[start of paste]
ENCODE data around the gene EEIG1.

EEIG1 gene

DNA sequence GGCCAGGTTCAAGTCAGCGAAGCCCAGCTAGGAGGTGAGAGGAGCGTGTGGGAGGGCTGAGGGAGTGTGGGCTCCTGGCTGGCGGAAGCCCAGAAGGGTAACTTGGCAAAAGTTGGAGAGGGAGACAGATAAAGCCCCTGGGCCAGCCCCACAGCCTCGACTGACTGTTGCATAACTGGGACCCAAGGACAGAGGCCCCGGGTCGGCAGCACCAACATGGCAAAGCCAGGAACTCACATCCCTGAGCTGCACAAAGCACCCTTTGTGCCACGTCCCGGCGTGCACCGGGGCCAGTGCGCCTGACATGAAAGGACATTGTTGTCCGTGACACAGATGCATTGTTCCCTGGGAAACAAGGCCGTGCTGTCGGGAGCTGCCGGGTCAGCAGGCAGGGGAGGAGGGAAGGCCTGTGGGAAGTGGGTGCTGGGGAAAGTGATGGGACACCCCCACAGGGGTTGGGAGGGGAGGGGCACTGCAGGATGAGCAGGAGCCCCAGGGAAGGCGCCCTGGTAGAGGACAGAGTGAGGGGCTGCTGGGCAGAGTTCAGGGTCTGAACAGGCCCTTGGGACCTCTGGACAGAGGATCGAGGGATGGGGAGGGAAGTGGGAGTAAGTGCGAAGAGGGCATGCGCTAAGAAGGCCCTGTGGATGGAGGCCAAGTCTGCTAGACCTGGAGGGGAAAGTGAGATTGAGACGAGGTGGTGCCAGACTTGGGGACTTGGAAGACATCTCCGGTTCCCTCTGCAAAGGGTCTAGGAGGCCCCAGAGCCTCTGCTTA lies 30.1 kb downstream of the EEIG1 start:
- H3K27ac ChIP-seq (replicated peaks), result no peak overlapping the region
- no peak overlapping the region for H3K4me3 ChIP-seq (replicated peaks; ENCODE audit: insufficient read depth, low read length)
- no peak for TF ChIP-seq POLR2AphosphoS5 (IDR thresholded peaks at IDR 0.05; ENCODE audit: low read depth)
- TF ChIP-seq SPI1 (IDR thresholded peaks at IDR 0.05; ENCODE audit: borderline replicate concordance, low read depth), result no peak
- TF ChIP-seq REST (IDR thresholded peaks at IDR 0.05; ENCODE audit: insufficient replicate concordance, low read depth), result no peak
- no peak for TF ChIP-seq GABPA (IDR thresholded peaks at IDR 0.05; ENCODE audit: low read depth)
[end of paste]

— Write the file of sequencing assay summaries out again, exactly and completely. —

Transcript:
ENCODE data around the gene EEIG1.

EEIG1 gene

DNA sequence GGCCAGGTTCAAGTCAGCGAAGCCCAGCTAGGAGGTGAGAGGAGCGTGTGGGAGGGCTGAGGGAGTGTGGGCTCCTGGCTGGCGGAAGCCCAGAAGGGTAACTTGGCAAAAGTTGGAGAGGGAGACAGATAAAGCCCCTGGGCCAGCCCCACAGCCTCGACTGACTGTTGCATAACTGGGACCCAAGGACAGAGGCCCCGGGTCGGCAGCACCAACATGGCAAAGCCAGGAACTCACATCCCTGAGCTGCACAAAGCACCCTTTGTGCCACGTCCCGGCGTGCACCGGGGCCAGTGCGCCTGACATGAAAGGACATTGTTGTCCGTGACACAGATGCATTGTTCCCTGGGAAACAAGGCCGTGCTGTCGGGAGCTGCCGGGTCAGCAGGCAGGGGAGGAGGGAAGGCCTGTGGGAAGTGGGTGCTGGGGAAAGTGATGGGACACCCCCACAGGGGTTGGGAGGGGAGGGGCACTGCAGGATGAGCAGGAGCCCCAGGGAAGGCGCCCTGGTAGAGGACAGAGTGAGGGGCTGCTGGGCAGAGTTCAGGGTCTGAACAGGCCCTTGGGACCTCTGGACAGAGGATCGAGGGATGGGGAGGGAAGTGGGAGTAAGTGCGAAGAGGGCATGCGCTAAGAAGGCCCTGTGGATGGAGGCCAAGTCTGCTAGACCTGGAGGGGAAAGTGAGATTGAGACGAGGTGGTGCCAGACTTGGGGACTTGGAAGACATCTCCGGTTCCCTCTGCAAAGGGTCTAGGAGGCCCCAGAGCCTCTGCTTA lies 30.1 kb downstream of the EEIG1 start:
- H3K27ac ChIP-seq (replicated peaks), result no peak overlapping the region
- no peak overlapping the region for H3K4me3 ChIP-seq (replicated peaks; ENCODE audit: insufficient read depth, low read length)
- no peak for TF ChIP-seq POLR2AphosphoS5 (IDR thresholded peaks at IDR 0.05; ENCODE audit: low read depth)
- TF ChIP-seq SPI1 (IDR thresholded peaks at IDR 0.05; ENCODE audit: borderline replicate concordance, low read depth), result no peak
- TF ChIP-seq REST (IDR thresholded peaks at IDR 0.05; ENCODE audit: insufficient replicate concordance, low read depth), result no peak
- no peak for TF ChIP-seq GABPA (IDR thresholded peaks at IDR 0.05; ENCODE audit: low read depth)